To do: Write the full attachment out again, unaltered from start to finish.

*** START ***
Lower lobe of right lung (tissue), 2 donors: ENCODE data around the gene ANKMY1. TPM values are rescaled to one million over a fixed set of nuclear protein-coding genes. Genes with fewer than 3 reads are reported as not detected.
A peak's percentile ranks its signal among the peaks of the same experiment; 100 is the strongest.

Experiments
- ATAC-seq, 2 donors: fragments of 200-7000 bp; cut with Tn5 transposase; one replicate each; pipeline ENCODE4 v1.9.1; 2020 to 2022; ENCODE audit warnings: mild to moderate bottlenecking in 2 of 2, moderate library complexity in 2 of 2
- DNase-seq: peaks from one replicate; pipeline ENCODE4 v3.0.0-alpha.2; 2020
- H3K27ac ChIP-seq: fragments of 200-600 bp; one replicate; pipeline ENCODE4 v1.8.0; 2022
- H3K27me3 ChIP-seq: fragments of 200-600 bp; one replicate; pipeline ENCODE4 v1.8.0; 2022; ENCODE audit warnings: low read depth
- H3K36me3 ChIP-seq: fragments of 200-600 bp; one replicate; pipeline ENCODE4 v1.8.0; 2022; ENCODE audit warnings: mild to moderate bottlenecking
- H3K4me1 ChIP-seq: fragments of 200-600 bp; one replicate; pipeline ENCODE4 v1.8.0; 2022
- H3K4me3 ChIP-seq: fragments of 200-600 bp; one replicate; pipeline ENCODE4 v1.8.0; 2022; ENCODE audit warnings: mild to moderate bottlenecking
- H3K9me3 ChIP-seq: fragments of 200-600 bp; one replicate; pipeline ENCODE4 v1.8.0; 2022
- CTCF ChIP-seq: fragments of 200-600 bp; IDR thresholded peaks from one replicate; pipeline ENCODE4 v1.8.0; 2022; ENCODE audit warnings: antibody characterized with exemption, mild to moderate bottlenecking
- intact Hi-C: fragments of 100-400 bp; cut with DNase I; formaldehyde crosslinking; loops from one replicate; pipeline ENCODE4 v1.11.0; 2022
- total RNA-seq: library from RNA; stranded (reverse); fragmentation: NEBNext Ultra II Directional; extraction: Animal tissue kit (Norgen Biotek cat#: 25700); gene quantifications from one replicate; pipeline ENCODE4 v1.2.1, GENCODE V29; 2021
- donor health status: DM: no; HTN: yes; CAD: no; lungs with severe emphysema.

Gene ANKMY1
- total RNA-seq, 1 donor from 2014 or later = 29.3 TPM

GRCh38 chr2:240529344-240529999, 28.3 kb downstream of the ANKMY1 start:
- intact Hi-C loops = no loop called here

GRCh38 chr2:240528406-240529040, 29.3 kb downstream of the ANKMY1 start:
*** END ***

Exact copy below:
Lower lobe of right lung (tissue), 2 donors: ENCODE data around the gene ANKMY1. TPM values are rescaled to one million over a fixed set of nuclear protein-coding genes. Genes with fewer than 3 reads are reported as not detected.
A peak's percentile ranks its signal among the peaks of the same experiment; 100 is the strongest.

Experiments
- ATAC-seq, 2 donors: fragments of 200-7000 bp; cut with Tn5 transposase; one replicate each; pipeline ENCODE4 v1.9.1; 2020 to 2022; ENCODE audit warnings: mild to moderate bottlenecking in 2 of 2, moderate library complexity in 2 of 2
- DNase-seq: peaks from one replicate; pipeline ENCODE4 v3.0.0-alpha.2; 2020
- H3K27ac ChIP-seq: fragments of 200-600 bp; one replicate; pipeline ENCODE4 v1.8.0; 2022
- H3K27me3 ChIP-seq: fragments of 200-600 bp; one replicate; pipeline ENCODE4 v1.8.0; 2022; ENCODE audit warnings: low read depth
- H3K36me3 ChIP-seq: fragments of 200-600 bp; one replicate; pipeline ENCODE4 v1.8.0; 2022; ENCODE audit warnings: mild to moderate bottlenecking
- H3K4me1 ChIP-seq: fragments of 200-600 bp; one replicate; pipeline ENCODE4 v1.8.0; 2022
- H3K4me3 ChIP-seq: fragments of 200-600 bp; one replicate; pipeline ENCODE4 v1.8.0; 2022; ENCODE audit warnings: mild to moderate bottlenecking
- H3K9me3 ChIP-seq: fragments of 200-600 bp; one replicate; pipeline ENCODE4 v1.8.0; 2022
- CTCF ChIP-seq: fragments of 200-600 bp; IDR thresholded peaks from one replicate; pipeline ENCODE4 v1.8.0; 2022; ENCODE audit warnings: antibody characterized with exemption, mild to moderate bottlenecking
- intact Hi-C: fragments of 100-400 bp; cut with DNase I; formaldehyde crosslinking; loops from one replicate; pipeline ENCODE4 v1.11.0; 2022
- total RNA-seq: library from RNA; stranded (reverse); fragmentation: NEBNext Ultra II Directional; extraction: Animal tissue kit (Norgen Biotek cat#: 25700); gene quantifications from one replicate; pipeline ENCODE4 v1.2.1, GENCODE V29; 2021
- donor health status: DM: no; HTN: yes; CAD: no; lungs with severe emphysema.

Gene ANKMY1
- total RNA-seq, 1 donor from 2014 or later = 29.3 TPM

GRCh38 chr2:240529344-240529999, 28.3 kb downstream of the ANKMY1 start:
- intact Hi-C loops = no loop called here

GRCh38 chr2:240528406-240529040, 29.3 kb downstream of the ANKMY1 start: